David Hume

born David Home (7 May 1711 – 25 August 1776) Scottish Enlightenment philosopher, historian, economist, librarian, and essayist, who is best known today for his highly influential system of philosophical empiricism, skepticism, and naturalism.

Governments too steady and uniform, as they are seldom free, so are they, in the judgment of some attended with another sensible inconvenience: they abate the active powers of men; depress courage, invention, and genius; and produce a universal lethary in the people.
There is no craving or demand of the human mind more constant and insatiable than that for exercise and employment, and this desire seems the foundation of most of our passions and pursuits.
A miracle is a violation of the laws of nature; and as a firm and unalterable experience has established these laws, the proof against a miracle, from the very nature of the fact, is as entire as any argument from experience as can be imagined.
There is no method of reasoning more common, and yet none more blamable, than, in philosophical disputes, to endeavor the refutation of any hypothesis, by a pretense of its dangerous consequences to religion and morality.
What a peculiar privilege has this little agitation of the brain which we call 'thought'.
Hear the verbal protestations of all men: Nothing so certain as their religious tenets. Examine their lives: You will scarcely think that they repose the smallest confidence in them.
The intense view of these manifold contradictions and imperfections in human reason has so wrought upon me, and heated my brain, that I am ready to reject all belief and reasoning, and can look upon no opinion even as more probable or likely than another. Where am I, or what? From what causes do I derive my existence, and to what condition shall I return? Whose favour shall I court, and whose anger must I dread? What beings surround me? and on whom have, I any influence, or who have any influence on me? I am confounded with all these questions, and begin to fancy myself in the most deplorable condition imaginable, invironed with the deepest darkness, and utterly deprived of the use of every member and faculty. Most fortunately it happens, that since reason is incapable of dispelling these clouds, nature herself suffices to that purpose, and cures me of this philosophical melancholy and delirium, either by relaxing this bent of mind, or by some avocation, and lively impression of my senses, which obliterate all these chimeras. I dine, I play a game of backgammon, I converse, and am merry with my friends; and when after three or four hours' amusement, I would return to these speculations, they appear so cold, and strained, and ridiculous, that I cannot find in my heart to enter into them any farther.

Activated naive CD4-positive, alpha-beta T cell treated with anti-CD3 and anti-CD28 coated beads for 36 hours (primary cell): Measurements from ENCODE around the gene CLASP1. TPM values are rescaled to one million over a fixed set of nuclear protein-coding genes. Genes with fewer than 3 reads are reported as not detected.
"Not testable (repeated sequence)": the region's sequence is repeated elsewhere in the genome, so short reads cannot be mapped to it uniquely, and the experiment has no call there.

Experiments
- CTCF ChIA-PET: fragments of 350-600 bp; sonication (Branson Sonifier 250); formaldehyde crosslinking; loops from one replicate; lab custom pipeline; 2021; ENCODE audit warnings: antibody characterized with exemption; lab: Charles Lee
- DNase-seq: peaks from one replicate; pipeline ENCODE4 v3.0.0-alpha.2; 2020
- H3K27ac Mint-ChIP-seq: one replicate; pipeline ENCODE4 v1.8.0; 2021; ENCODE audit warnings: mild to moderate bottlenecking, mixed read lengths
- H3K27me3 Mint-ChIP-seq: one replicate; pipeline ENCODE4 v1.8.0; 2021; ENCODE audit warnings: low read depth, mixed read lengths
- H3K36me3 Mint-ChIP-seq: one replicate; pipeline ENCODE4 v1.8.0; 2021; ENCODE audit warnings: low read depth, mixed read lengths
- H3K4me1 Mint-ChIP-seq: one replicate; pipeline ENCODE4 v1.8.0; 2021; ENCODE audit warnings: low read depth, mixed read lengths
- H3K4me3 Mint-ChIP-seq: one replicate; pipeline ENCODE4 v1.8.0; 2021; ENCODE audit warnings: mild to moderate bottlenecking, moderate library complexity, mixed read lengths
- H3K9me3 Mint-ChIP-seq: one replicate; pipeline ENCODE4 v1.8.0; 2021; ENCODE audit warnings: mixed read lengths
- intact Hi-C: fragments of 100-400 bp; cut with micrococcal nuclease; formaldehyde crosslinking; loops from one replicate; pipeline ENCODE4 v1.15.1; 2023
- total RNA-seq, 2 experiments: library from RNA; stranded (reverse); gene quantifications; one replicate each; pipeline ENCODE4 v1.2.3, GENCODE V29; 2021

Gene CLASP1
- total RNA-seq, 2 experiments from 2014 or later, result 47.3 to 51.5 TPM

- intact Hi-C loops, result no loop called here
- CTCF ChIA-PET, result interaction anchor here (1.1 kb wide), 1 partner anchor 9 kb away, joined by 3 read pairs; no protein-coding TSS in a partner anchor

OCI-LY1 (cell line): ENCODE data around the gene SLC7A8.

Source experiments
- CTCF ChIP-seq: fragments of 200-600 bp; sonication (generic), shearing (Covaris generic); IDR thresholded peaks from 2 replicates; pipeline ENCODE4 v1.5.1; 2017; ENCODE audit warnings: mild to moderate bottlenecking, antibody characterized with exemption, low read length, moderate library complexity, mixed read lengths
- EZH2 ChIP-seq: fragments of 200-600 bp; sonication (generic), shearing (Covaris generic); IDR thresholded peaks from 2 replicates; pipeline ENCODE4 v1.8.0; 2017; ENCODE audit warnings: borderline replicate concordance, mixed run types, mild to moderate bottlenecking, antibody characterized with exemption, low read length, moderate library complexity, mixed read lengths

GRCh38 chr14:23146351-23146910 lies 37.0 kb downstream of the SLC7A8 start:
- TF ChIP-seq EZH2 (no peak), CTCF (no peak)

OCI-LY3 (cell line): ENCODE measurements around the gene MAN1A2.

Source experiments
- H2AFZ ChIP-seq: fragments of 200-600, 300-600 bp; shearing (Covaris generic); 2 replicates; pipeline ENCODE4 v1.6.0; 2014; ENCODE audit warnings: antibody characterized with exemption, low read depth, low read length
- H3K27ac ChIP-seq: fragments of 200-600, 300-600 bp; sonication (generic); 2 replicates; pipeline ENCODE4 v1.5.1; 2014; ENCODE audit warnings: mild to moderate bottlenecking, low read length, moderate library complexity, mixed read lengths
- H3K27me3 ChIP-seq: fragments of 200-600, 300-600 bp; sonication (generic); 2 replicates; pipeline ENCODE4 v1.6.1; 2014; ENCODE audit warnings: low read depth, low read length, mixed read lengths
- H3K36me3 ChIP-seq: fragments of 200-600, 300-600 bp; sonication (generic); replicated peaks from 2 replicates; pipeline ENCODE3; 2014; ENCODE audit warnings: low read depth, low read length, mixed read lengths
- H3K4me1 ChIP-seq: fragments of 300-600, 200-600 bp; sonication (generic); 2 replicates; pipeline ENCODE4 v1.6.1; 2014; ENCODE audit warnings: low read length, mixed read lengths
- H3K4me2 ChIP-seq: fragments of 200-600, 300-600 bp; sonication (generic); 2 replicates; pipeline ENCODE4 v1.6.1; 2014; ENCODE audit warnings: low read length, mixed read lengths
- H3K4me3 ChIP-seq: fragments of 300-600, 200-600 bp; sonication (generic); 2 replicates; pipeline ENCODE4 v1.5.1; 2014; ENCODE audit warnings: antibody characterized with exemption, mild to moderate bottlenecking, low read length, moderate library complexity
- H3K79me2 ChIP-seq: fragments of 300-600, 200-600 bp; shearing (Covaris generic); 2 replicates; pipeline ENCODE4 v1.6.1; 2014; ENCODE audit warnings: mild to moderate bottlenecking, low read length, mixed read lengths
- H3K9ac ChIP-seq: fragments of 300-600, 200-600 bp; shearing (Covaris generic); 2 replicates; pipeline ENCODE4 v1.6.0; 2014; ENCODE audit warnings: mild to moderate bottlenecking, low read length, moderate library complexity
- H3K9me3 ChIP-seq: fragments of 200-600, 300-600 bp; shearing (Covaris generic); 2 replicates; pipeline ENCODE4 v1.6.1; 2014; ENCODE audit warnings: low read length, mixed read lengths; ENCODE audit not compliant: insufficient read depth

Beauty in things exits merely in the mind which contemplates them.
It is difficult for a man to speak long of himself without vanity.
(On belief in miracles) - The gazing populace receive greedily, without examination, whatever soothes superstition and promotes wonder.
While Newton seemed to draw off the veil from some of the mysteries of nature, he showed at the same time the imperfections of the mechanical philosophy, so agreeable to the natural vanity and curiosity of men; and thereby restored her ultimate secrets to that obscurity, in which they ever did and ever will remain.
It is, therefore, a just political maxim, that every man must be supposed a knave.
It's seldom that liberty of any kind is lost all at once.